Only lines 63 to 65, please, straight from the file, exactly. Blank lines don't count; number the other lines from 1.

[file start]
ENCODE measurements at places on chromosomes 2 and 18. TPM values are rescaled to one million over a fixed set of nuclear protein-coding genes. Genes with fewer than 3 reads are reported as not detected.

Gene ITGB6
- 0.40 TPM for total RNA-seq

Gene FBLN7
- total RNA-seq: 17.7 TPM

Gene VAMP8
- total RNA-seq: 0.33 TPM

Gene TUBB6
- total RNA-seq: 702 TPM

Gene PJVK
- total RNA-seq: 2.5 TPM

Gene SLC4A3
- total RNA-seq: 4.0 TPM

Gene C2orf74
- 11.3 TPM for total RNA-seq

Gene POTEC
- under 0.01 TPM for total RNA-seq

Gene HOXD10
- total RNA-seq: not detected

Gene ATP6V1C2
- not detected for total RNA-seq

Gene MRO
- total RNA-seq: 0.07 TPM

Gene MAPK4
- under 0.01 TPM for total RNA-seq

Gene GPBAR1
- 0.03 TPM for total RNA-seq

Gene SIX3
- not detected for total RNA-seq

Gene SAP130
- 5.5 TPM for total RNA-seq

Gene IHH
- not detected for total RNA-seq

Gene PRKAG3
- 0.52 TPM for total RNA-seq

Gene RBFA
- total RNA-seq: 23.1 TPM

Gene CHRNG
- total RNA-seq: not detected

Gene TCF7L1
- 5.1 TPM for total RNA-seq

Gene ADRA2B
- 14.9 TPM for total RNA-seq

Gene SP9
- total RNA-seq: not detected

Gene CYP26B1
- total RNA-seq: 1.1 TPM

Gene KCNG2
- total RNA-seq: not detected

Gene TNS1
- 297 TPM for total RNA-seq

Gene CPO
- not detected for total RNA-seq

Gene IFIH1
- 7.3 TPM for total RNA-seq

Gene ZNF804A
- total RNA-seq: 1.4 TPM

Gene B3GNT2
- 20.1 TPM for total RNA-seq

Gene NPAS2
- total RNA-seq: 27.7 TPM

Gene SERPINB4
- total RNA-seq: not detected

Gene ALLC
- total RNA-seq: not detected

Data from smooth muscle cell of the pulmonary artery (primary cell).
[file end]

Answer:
- total RNA-seq: not detected

Gene ALLC
- total RNA-seq: not detected